first_img“The market defines Seattle,” said Seattle City Councilman Peter Steinbrueck, whose father, Victor Steinbrueck, is credited with saving Pike Place Market in the 1970s. “It embodies the best of Seattle – our people and our diversity.” Locals, tourists and descendants of the market founders gathered Friday to celebrate the market’s endurance. Events included a reenactment of the first day of market sales, a giant birthday cake and a championship salmon toss. The market’s place in Seattle has varied over the 100 years of its existence, ebbing with the development of downtown Seattle and growing with support from the city and citizen groups. After the market’s beginnings in 1907, it grew to house 515 stalls in 1939. The signature clock and Public Market sign were installed in 1927. The market continues to raise money for renovations through various campaigns. In 1986 the market installed Rachel, a life-sized piggy bank, which raises $9,000 a year. By Annie Flanzraich THE ASSOCIATED PRESS SEATTLE – Decades before the original Starbucks, salmon-tossing fishmongers and Rachel the life-sized piggy bank made the Pike Place Market an international tourist attraction, there were eight wagons filled with produce and consumers hungry to avoid the rising price of onions. When the Seattle landmark opened in 1907, middlemen had driven the price of a pound of onions from 10 cents to a dollar. Consumers wanted to buy directly from the farmer, connect with their neighbors and socialize. A century later, it draws both locals out for a week’s worth of fresh produce and tourists from around the world. The fishmongers that throw fish behind Rachel and the first Starbucks coffee store, have come to represent Seattle to visitors. Vendors at the market said the 100-year anniversary is a reaffirmation of the values that Pike Place stands for. “It’s a joy to work here because we know that we’re selling produce that’s 10 times fresher than big-box stores,” said Mark Eskenazi-Suemanzo who has worked for 10years at one of the market’s oldest produce vendors, Sosios. 160Want local news?Sign up for the Localist and stay informed Something went wrong. Please try again.subscribeCongratulations! You’re all set!last_img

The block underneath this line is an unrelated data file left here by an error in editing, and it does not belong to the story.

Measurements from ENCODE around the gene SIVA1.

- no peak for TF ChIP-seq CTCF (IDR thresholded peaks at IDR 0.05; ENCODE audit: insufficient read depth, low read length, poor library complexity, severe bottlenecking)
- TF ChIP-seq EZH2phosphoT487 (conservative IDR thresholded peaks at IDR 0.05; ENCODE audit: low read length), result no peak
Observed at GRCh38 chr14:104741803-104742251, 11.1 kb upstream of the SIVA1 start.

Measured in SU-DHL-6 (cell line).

Pike Place Party Seattle’s market celebrates 100-year anniversary

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